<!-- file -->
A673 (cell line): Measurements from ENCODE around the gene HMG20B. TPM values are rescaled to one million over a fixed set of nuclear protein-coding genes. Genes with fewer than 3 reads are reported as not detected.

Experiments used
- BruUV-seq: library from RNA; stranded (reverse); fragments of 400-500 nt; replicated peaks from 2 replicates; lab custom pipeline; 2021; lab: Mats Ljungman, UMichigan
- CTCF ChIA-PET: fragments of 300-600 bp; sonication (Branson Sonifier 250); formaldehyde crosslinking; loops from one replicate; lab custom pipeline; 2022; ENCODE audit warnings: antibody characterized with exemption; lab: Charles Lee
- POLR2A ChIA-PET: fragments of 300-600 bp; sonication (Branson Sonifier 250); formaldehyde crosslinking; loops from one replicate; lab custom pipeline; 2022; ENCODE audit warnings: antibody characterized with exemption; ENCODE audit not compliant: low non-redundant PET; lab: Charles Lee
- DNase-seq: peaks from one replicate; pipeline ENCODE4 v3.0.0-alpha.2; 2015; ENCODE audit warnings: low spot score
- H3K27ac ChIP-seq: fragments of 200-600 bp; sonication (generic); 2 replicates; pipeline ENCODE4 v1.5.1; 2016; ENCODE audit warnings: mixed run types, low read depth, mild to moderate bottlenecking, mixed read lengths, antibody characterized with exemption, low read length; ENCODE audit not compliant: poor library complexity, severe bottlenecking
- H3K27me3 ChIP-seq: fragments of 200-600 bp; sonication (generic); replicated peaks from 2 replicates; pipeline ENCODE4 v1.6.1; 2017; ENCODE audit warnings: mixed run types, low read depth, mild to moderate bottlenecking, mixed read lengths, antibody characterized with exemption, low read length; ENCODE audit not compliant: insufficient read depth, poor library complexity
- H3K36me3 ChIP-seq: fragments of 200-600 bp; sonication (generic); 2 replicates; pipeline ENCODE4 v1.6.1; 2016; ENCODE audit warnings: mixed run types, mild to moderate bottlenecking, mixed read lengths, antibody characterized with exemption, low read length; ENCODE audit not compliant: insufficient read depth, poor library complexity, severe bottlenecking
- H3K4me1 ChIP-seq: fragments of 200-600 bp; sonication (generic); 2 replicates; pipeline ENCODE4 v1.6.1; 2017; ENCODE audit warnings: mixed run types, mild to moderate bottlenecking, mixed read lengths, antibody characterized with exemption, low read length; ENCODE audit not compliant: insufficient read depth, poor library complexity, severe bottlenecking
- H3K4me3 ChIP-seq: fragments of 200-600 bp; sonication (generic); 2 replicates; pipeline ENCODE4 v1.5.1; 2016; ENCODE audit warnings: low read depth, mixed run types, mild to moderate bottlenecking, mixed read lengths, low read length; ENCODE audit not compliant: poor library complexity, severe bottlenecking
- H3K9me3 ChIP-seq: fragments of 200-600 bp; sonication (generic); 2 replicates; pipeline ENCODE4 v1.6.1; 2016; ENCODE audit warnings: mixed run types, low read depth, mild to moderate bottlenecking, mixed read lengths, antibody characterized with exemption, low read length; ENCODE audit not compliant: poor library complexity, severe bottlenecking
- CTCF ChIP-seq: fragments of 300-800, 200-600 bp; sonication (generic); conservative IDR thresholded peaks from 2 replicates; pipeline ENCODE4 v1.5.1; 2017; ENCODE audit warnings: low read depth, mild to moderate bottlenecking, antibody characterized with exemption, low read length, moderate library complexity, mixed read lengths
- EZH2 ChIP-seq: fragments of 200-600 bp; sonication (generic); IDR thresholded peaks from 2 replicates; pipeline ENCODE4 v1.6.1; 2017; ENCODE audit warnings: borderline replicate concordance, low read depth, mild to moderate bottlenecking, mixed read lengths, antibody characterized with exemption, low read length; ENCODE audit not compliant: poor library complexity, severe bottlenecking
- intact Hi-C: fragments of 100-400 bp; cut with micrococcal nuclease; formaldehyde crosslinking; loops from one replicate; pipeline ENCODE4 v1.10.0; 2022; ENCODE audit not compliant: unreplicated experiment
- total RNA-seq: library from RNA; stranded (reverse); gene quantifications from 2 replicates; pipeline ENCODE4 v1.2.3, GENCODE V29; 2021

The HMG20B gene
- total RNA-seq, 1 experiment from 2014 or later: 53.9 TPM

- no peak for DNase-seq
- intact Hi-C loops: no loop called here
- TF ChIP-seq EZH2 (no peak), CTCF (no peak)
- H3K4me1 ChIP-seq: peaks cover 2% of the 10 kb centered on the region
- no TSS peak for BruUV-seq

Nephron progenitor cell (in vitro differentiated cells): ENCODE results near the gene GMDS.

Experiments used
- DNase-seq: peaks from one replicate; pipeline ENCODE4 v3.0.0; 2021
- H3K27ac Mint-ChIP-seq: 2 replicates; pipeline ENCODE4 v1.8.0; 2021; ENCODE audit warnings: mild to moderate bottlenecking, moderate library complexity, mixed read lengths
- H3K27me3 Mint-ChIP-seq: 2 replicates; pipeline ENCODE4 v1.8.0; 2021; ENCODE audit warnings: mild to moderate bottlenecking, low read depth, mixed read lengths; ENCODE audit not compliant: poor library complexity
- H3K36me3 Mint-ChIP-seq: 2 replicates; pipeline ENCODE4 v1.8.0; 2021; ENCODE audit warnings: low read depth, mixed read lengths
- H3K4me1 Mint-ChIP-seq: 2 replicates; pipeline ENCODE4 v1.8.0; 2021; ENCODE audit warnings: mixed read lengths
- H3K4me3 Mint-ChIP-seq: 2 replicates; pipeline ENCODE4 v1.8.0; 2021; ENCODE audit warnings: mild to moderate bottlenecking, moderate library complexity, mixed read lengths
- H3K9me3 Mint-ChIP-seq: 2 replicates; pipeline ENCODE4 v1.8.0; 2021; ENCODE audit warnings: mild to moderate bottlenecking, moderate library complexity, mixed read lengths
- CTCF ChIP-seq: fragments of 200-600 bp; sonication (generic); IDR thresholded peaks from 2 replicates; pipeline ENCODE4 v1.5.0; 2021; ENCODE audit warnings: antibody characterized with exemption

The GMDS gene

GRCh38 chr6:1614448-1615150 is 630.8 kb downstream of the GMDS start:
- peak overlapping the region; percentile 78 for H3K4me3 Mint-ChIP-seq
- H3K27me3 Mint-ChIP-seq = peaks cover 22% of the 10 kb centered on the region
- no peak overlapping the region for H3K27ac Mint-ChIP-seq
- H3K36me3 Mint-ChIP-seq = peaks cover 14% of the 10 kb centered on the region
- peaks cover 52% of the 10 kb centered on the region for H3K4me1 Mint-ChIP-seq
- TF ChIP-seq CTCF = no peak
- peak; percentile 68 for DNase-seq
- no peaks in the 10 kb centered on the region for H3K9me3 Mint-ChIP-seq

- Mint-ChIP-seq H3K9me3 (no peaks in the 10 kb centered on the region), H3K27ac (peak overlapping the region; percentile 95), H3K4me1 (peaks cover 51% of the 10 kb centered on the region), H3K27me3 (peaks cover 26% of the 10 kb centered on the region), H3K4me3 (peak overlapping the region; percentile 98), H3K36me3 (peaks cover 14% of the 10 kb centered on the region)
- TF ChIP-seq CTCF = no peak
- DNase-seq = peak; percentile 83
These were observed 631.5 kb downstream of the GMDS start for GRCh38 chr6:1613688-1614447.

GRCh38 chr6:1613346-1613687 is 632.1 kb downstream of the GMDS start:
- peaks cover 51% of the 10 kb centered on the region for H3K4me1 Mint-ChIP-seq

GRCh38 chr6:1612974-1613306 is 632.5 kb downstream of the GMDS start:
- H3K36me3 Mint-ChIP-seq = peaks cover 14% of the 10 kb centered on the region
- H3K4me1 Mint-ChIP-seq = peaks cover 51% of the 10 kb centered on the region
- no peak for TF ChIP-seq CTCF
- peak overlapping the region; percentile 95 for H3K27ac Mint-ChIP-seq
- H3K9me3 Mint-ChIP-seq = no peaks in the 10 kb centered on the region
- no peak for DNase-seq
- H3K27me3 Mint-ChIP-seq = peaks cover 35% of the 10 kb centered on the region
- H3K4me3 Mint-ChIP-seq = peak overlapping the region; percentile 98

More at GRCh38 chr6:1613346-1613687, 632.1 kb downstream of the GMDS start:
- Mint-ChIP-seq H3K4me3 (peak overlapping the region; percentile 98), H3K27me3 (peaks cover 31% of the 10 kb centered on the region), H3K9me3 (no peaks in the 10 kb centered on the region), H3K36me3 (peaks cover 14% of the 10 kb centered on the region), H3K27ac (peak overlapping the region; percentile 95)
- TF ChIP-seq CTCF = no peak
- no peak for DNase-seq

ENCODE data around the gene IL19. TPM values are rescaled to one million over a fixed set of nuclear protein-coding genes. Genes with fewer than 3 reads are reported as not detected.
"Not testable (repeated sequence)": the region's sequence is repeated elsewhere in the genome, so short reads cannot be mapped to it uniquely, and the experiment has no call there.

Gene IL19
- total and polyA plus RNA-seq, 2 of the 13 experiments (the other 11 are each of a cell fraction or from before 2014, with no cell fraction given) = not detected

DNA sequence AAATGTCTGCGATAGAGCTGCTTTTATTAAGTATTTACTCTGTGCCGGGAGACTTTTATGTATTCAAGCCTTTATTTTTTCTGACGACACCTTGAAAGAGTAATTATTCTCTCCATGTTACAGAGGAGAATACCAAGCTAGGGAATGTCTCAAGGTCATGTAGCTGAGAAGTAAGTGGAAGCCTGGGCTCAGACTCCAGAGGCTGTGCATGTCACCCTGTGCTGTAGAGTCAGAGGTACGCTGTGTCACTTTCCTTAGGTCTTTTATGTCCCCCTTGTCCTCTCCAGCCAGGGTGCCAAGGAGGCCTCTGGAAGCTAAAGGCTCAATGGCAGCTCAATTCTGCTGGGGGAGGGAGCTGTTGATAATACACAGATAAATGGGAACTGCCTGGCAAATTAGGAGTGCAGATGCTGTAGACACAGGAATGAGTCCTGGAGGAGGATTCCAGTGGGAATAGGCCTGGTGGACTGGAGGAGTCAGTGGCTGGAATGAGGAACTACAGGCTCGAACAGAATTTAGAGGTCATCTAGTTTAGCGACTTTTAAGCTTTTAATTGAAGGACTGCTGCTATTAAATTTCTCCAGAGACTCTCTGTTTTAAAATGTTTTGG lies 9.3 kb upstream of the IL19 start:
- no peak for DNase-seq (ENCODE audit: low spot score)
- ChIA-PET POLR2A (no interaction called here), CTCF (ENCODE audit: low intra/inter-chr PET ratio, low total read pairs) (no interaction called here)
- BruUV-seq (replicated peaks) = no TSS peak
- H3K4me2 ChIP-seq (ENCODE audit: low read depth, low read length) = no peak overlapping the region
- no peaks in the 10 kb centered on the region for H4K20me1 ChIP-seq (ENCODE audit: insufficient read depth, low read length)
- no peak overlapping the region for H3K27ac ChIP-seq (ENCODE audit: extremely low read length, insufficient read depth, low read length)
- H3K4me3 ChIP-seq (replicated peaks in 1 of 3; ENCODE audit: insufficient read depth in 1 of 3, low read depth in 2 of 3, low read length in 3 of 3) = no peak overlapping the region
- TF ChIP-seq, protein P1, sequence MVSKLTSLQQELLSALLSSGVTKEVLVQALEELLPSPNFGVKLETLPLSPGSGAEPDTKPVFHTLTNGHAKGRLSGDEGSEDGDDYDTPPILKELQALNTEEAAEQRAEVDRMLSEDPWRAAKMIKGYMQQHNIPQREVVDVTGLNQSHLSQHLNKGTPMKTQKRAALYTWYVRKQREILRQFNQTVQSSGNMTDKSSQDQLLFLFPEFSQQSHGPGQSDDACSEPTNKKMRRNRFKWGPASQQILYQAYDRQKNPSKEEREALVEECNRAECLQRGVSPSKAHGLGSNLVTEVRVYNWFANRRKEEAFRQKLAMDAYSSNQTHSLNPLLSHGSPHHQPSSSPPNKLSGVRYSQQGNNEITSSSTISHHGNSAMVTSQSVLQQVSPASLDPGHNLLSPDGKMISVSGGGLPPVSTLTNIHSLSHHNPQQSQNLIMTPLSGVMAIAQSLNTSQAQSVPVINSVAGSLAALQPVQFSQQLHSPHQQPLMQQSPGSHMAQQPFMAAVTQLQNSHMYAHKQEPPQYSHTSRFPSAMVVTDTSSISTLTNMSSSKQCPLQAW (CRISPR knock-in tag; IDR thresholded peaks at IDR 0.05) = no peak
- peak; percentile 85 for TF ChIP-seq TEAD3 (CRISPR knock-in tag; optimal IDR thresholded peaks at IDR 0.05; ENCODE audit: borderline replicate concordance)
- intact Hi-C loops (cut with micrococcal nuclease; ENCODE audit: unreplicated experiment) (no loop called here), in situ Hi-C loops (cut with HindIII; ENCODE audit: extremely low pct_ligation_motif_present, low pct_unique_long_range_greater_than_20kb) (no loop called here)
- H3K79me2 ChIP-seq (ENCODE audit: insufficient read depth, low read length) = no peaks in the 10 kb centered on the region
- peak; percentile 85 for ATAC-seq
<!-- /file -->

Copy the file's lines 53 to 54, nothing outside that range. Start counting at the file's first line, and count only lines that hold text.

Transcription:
- no peak for TF ChIP-seq CTCF
- peak overlapping the region; percentile 95 for H3K27ac Mint-ChIP-seq